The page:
Louisville forgave but clearly did not forget coach Bobby Petrino, who was named head coach of the Cardinals on Thursday.
Even with some loose ends on a contract that includes a $10 million buyout left undone early Thursday, the Louisville Athletic Association’s personnel committee unanimously approved Petrino’s hiring, which the school announced with a press release and video labeled “Hungry for More.”
“I’ve always had a sign in my locker room that says, ‘It’s a Show me World,’ ” said Petrino, who coached the Atlanta Falcons in 2008 but lasted less than a season before bolting for Arkansas.
It is Petrino’s second stint as head coach of the Cardinals, and there will be heated debate over whether he deserved a second chance leading an FBS program.
“I’m different in a lot of ways,” Petrino said. “First and foremost, I keep my family as my focus.”
His coaching record in the college ranks is excellent.
Petrino has eight winning seasons, four 10-win seasons and 31 total years in coaching.
Petrino emerged from six candidates who interviewed for the Cardinals’ head-coaching vacancy left by Charlie Strong’s departure to Texas.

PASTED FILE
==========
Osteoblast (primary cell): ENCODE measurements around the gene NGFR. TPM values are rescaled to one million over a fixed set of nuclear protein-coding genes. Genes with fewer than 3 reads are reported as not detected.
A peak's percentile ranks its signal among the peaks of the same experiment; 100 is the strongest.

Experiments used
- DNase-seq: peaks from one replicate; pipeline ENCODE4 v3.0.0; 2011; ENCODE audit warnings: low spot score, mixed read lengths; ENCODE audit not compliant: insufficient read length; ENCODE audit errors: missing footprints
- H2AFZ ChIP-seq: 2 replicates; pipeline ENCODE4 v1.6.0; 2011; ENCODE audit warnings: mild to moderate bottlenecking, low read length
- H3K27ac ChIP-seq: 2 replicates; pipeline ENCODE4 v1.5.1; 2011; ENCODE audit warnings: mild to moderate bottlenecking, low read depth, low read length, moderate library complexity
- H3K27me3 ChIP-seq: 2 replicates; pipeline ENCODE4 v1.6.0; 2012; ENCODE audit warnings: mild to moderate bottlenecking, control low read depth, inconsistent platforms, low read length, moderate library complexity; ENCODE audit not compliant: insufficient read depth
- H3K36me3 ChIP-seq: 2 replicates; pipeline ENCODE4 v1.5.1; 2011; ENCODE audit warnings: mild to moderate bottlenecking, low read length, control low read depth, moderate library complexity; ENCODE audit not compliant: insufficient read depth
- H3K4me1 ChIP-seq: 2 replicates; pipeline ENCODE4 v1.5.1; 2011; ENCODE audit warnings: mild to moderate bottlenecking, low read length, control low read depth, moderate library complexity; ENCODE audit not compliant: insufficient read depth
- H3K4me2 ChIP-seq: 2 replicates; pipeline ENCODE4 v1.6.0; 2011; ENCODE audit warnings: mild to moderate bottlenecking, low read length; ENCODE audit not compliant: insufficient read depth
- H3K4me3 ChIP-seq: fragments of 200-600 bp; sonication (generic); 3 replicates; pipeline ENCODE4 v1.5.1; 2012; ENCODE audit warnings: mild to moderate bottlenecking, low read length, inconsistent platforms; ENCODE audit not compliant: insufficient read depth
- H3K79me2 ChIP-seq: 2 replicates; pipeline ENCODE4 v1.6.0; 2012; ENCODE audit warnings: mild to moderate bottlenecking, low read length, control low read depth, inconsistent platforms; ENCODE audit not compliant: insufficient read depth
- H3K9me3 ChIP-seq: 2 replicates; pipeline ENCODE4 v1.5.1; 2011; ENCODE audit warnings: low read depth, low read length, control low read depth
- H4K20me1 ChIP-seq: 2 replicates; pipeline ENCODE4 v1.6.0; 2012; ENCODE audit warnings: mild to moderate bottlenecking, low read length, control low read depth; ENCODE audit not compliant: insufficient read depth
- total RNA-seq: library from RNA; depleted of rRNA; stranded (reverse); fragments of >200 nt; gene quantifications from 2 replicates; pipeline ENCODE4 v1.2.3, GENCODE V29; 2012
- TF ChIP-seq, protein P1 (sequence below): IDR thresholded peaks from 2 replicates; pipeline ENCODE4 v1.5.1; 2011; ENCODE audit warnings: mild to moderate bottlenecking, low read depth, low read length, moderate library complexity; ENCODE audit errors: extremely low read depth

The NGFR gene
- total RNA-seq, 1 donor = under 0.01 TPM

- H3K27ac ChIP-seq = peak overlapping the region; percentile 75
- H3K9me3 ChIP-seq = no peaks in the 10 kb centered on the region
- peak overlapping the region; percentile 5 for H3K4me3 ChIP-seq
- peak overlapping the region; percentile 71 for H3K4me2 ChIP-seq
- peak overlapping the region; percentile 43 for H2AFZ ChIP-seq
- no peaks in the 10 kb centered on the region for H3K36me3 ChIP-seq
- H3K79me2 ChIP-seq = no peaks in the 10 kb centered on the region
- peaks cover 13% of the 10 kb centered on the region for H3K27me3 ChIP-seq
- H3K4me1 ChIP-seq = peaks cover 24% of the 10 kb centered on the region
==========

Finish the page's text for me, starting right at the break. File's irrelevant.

The 52-year-old Petrino’s first head coaching gig was at Louisville, where he went 41-9 in four seasons (2003-06) and led the Cardinals to an Orange Bowl victory in 2006.
He then left for the Falcons. After less than one season there, Petrino moved on to Arkansas in 2008 but was fired in April 2012 after a scandal that involved a “pattern of misleading behavior” uncovered only after Petrino and a hand-picked football office hire, Jessica Dorrell, became his mistress and the two crashed on a motorcycle. Petrino, married with children, changed his version of events days after filing a police report because other accounts were made public.
Petrino, who completed his first season in 2013 at Western Kentucky with an 8-4 record, was interviewed Tuesday by Jurich and emerged as the top candidate to replace Charlie Strong. Strong was named head coach at Texas on Monday.
“We had a great day, and a long discussion,” Petrino said of his interview with Jurich, which spanned eight hours and was described as grueling by the veteran coach. “Tom understands that this is where I want to finish my career. Emotionally, I’m tied to doing that. Contractually, I’m tied to doing that.”
Other possible candidates were Michigan State defensive coordinator Pat Narduzzi, Stanford defensive coordinator Derek Mason and Clemson offensive coordinator Chad Morris.
Louisville offensive coordinator Shawn Watson and defensive coordinator Vance Bedford also received interviews.
In December 2012, Petrino signed a four-year contract at Western Kentucky with a base salary of $850,000. His buyout includes a mandatory home-and-home series.
Strong left Louisville for Texas after a 12-1 season in 2013. He replaces Mack Brown, who stepped down after guiding the Longhorns for 16 years.
Bedford, who this season produced a unit that ranked No. 1 in FBS in total defense and No. 2 in scoring defense, joined Strong in Austin.
Bedford is a Texas native who played cornerback for the Longhorns in the early 1980s.